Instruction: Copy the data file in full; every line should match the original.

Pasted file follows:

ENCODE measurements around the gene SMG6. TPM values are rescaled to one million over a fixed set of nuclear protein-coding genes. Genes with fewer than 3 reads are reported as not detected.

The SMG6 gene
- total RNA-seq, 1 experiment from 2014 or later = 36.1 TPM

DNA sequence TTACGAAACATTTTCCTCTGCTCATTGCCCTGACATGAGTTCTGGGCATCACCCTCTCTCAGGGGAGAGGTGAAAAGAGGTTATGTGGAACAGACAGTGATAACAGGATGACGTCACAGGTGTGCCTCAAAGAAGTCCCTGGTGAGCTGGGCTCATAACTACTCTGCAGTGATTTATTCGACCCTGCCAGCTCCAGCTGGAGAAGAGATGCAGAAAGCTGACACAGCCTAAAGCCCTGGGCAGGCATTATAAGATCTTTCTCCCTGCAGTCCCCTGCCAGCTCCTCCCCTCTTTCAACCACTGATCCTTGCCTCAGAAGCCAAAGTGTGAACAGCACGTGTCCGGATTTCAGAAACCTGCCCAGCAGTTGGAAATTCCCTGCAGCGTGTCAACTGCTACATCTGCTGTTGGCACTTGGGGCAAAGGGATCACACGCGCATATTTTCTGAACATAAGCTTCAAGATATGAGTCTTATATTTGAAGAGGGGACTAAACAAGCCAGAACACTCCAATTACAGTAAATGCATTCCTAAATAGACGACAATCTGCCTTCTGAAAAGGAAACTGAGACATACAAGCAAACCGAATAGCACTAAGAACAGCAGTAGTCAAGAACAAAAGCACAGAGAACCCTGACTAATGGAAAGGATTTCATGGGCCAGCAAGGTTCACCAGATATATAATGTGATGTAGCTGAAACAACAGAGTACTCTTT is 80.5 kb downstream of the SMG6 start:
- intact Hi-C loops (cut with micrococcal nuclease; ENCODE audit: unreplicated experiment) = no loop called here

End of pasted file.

ENCODE measurements around the gene SMG6. TPM values are rescaled to one million over a fixed set of nuclear protein-coding genes. Genes with fewer than 3 reads are reported as not detected.

The SMG6 gene
- total RNA-seq, 1 experiment from 2014 or later = 36.1 TPM

DNA sequence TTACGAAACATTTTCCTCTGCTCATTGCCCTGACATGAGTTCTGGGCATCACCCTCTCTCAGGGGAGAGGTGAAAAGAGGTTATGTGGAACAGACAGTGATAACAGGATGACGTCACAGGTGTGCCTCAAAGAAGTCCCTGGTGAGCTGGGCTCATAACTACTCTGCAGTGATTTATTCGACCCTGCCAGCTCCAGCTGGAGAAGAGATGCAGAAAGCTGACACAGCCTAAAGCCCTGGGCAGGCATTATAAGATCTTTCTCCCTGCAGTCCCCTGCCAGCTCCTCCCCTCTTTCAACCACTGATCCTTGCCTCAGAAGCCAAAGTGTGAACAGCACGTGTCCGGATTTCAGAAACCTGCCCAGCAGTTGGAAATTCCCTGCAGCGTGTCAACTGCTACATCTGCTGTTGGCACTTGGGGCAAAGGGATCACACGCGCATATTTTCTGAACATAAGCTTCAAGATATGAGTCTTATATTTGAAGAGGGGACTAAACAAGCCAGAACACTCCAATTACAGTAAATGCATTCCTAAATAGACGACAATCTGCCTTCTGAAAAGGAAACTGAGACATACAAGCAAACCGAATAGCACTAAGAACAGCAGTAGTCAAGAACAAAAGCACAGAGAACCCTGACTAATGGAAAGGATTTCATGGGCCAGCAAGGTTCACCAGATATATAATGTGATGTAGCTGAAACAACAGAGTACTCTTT is 80.5 kb downstream of the SMG6 start:
- intact Hi-C loops (cut with micrococcal nuclease; ENCODE audit: unreplicated experiment) = no loop called here